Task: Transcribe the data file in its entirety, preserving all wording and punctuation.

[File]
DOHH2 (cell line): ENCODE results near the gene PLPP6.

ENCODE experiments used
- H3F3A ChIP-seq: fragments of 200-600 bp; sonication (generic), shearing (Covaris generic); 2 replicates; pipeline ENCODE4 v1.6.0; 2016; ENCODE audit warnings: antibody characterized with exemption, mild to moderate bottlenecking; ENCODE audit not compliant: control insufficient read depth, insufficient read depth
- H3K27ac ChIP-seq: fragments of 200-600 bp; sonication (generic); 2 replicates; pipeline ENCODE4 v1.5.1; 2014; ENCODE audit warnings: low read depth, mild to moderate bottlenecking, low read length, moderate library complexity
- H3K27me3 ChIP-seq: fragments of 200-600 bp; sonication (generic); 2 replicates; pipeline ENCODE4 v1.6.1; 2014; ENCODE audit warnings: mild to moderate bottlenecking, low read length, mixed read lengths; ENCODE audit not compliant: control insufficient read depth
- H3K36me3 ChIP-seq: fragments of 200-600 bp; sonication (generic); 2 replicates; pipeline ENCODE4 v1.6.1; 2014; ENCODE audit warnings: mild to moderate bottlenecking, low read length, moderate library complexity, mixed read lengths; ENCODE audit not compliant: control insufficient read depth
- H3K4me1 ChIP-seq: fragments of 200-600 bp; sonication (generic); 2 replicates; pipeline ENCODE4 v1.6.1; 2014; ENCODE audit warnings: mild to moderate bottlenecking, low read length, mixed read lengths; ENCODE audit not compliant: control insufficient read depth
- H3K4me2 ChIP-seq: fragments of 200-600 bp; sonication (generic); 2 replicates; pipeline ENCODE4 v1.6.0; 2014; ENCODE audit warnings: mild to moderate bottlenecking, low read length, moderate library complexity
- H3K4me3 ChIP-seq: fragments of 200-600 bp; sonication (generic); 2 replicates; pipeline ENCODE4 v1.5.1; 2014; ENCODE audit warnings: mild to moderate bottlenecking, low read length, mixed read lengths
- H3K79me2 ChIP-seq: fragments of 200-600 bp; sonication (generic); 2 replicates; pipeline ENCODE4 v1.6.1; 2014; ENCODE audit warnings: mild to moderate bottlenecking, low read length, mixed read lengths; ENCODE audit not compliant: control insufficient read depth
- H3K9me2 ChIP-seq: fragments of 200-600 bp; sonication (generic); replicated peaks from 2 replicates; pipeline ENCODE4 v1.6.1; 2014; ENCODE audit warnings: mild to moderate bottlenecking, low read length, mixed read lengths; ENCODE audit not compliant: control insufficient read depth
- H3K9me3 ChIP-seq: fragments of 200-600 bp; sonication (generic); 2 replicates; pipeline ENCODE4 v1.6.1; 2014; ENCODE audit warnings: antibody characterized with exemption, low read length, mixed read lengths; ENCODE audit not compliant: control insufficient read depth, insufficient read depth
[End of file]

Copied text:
DOHH2 (cell line): ENCODE results near the gene PLPP6.

ENCODE experiments used
- H3F3A ChIP-seq: fragments of 200-600 bp; sonication (generic), shearing (Covaris generic); 2 replicates; pipeline ENCODE4 v1.6.0; 2016; ENCODE audit warnings: antibody characterized with exemption, mild to moderate bottlenecking; ENCODE audit not compliant: control insufficient read depth, insufficient read depth
- H3K27ac ChIP-seq: fragments of 200-600 bp; sonication (generic); 2 replicates; pipeline ENCODE4 v1.5.1; 2014; ENCODE audit warnings: low read depth, mild to moderate bottlenecking, low read length, moderate library complexity
- H3K27me3 ChIP-seq: fragments of 200-600 bp; sonication (generic); 2 replicates; pipeline ENCODE4 v1.6.1; 2014; ENCODE audit warnings: mild to moderate bottlenecking, low read length, mixed read lengths; ENCODE audit not compliant: control insufficient read depth
- H3K36me3 ChIP-seq: fragments of 200-600 bp; sonication (generic); 2 replicates; pipeline ENCODE4 v1.6.1; 2014; ENCODE audit warnings: mild to moderate bottlenecking, low read length, moderate library complexity, mixed read lengths; ENCODE audit not compliant: control insufficient read depth
- H3K4me1 ChIP-seq: fragments of 200-600 bp; sonication (generic); 2 replicates; pipeline ENCODE4 v1.6.1; 2014; ENCODE audit warnings: mild to moderate bottlenecking, low read length, mixed read lengths; ENCODE audit not compliant: control insufficient read depth
- H3K4me2 ChIP-seq: fragments of 200-600 bp; sonication (generic); 2 replicates; pipeline ENCODE4 v1.6.0; 2014; ENCODE audit warnings: mild to moderate bottlenecking, low read length, moderate library complexity
- H3K4me3 ChIP-seq: fragments of 200-600 bp; sonication (generic); 2 replicates; pipeline ENCODE4 v1.5.1; 2014; ENCODE audit warnings: mild to moderate bottlenecking, low read length, mixed read lengths
- H3K79me2 ChIP-seq: fragments of 200-600 bp; sonication (generic); 2 replicates; pipeline ENCODE4 v1.6.1; 2014; ENCODE audit warnings: mild to moderate bottlenecking, low read length, mixed read lengths; ENCODE audit not compliant: control insufficient read depth
- H3K9me2 ChIP-seq: fragments of 200-600 bp; sonication (generic); replicated peaks from 2 replicates; pipeline ENCODE4 v1.6.1; 2014; ENCODE audit warnings: mild to moderate bottlenecking, low read length, mixed read lengths; ENCODE audit not compliant: control insufficient read depth
- H3K9me3 ChIP-seq: fragments of 200-600 bp; sonication (generic); 2 replicates; pipeline ENCODE4 v1.6.1; 2014; ENCODE audit warnings: antibody characterized with exemption, low read length, mixed read lengths; ENCODE audit not compliant: control insufficient read depth, insufficient read depth